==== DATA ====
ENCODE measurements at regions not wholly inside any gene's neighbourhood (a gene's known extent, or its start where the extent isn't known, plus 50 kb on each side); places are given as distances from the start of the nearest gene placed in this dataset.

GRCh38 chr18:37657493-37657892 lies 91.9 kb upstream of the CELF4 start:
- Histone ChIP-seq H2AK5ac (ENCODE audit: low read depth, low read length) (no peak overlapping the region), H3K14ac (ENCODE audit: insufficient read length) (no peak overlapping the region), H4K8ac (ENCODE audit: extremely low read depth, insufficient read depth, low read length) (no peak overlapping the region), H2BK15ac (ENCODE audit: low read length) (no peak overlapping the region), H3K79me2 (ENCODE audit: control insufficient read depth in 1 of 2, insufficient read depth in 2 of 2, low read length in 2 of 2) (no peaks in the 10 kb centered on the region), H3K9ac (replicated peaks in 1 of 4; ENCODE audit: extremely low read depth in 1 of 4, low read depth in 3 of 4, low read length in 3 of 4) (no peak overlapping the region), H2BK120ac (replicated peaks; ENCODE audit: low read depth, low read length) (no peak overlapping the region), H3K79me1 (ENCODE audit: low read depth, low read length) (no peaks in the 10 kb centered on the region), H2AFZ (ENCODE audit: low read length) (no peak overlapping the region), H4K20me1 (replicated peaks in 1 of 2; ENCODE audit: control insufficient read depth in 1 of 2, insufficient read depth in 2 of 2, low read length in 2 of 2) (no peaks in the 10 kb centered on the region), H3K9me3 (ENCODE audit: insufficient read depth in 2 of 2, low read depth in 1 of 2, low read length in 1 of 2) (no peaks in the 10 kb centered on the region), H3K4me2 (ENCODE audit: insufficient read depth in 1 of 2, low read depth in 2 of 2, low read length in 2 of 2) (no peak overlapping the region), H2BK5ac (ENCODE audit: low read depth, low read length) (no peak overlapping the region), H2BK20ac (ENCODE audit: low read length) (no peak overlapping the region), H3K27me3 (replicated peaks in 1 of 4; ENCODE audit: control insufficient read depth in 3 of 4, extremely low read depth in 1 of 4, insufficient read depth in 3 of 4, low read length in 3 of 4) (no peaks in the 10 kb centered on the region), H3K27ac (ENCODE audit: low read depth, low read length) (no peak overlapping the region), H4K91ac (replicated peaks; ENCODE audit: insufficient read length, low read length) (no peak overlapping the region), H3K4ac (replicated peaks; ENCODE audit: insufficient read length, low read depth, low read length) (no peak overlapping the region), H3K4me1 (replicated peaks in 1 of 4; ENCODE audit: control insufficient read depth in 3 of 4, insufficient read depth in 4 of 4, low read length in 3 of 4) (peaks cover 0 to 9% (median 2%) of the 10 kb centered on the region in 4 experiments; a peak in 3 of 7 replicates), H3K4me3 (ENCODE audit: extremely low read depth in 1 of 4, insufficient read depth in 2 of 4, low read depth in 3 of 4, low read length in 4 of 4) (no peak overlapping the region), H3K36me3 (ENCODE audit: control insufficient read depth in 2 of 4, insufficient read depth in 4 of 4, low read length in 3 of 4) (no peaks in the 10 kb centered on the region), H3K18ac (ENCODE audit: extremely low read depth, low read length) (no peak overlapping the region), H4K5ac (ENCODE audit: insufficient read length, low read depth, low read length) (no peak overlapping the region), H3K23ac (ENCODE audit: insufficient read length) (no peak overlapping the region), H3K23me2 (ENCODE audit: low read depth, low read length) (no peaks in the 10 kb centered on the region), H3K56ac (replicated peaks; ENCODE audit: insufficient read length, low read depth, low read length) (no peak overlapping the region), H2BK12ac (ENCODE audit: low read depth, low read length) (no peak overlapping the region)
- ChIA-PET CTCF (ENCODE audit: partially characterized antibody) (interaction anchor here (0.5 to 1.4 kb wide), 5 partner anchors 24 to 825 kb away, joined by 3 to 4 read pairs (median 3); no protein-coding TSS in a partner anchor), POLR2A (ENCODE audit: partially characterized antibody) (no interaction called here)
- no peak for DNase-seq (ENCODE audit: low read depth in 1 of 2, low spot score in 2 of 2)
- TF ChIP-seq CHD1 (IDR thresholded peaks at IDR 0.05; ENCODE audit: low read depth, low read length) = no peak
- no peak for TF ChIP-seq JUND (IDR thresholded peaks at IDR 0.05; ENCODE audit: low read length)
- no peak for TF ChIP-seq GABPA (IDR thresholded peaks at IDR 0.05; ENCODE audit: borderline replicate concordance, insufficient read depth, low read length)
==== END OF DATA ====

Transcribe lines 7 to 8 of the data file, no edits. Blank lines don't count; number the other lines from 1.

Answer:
- no peak for TF ChIP-seq JUND (IDR thresholded peaks at IDR 0.05; ENCODE audit: low read length)
- no peak for TF ChIP-seq GABPA (IDR thresholded peaks at IDR 0.05; ENCODE audit: borderline replicate concordance, insufficient read depth, low read length)